Philosophy of Religion – Symbols, Beliefs, and Values


Religion is more than just an inner state; it is also a system of symbols, practices, and social organization. Religious symbols are usually derived from the objects of sense perception, but are often reworked by people who experience them emotionally or rationally. Such transformations can result in symbols that are abstract, simplified, and focused on a single object or event. Symbols and pictures are then used in the religious world to express beliefs, feelings, and values and to organize social groups.

Symbolic interactionists, such as Rudolf Otto and Talal Asad, argue that religious experiences include a wide range of emotions and activities. They may involve crying, laughing, screaming, trancelike conditions, and a sense of oneness with those around you. For Otto, this experience of the numinous is the heart of religion.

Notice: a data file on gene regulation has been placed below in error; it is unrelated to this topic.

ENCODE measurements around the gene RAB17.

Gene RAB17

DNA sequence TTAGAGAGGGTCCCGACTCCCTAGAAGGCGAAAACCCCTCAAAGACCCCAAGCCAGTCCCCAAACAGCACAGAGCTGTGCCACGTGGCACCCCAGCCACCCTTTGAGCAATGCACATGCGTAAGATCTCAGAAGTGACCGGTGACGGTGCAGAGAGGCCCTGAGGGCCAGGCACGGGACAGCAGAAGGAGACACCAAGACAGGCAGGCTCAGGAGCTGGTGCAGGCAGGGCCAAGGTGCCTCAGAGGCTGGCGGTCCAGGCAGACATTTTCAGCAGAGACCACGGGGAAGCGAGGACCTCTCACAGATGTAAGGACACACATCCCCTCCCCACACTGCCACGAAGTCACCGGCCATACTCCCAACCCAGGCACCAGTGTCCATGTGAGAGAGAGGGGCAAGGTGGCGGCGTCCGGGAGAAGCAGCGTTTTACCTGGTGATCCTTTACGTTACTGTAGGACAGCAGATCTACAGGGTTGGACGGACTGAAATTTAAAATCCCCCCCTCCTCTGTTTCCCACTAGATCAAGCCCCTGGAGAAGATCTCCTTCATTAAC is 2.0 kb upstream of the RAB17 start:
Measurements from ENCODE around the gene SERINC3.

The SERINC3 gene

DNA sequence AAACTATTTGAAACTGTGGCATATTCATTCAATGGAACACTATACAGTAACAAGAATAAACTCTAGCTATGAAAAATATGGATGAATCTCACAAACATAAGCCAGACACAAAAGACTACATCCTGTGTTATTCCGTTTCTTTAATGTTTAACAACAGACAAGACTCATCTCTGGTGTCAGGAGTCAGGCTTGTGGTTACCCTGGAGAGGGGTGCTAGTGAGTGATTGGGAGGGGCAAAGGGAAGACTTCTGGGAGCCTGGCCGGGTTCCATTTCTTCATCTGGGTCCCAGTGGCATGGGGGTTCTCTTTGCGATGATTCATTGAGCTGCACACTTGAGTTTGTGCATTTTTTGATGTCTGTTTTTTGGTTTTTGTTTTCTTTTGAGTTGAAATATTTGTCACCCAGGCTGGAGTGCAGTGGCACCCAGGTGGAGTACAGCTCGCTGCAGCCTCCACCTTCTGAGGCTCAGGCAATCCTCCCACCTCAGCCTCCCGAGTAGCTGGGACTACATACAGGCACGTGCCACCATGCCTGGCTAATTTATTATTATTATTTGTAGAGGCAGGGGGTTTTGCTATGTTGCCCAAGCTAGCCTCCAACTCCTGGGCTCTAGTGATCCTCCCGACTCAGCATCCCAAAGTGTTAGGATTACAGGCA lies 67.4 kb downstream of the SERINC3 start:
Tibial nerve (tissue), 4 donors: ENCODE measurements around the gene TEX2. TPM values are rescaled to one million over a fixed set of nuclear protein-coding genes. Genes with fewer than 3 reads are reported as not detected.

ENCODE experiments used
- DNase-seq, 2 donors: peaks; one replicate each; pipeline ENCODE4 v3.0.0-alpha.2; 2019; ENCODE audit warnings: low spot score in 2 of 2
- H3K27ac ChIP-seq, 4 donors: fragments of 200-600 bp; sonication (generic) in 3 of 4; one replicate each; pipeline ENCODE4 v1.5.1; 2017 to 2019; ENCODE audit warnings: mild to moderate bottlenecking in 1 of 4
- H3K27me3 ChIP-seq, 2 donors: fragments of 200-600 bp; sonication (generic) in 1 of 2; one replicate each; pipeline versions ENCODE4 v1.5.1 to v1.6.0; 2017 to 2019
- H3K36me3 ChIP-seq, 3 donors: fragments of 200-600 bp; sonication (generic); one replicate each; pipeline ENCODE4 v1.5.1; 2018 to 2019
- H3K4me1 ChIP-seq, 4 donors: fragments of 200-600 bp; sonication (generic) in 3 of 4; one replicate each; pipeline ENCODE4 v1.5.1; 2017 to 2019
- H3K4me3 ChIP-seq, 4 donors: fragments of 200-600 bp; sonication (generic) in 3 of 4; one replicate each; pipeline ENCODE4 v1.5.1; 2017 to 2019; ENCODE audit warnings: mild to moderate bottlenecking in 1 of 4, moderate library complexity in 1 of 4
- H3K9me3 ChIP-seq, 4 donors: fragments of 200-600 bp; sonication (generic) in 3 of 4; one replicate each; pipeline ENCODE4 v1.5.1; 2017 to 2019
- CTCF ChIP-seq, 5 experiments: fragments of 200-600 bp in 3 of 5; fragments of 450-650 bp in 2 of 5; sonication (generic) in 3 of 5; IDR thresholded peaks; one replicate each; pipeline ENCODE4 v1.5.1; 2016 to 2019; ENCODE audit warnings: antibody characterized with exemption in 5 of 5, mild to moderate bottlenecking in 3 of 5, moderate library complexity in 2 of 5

Functionalists, such as Emile Durkheim, emphasize the function of religion in a society. According to them, any group of beliefs and practices that unites members of a society into a moral community can be considered a religion.

Some philosophers are critical of functional approaches to religion, arguing that they have no defining characteristics. It is even possible to use a computer program to sort bacteria according to their properties, and yet still have some that seem similar to humans. These critics want to see the category of religion viewed as more of a family resemblance concept than a functionally distinct kind of form.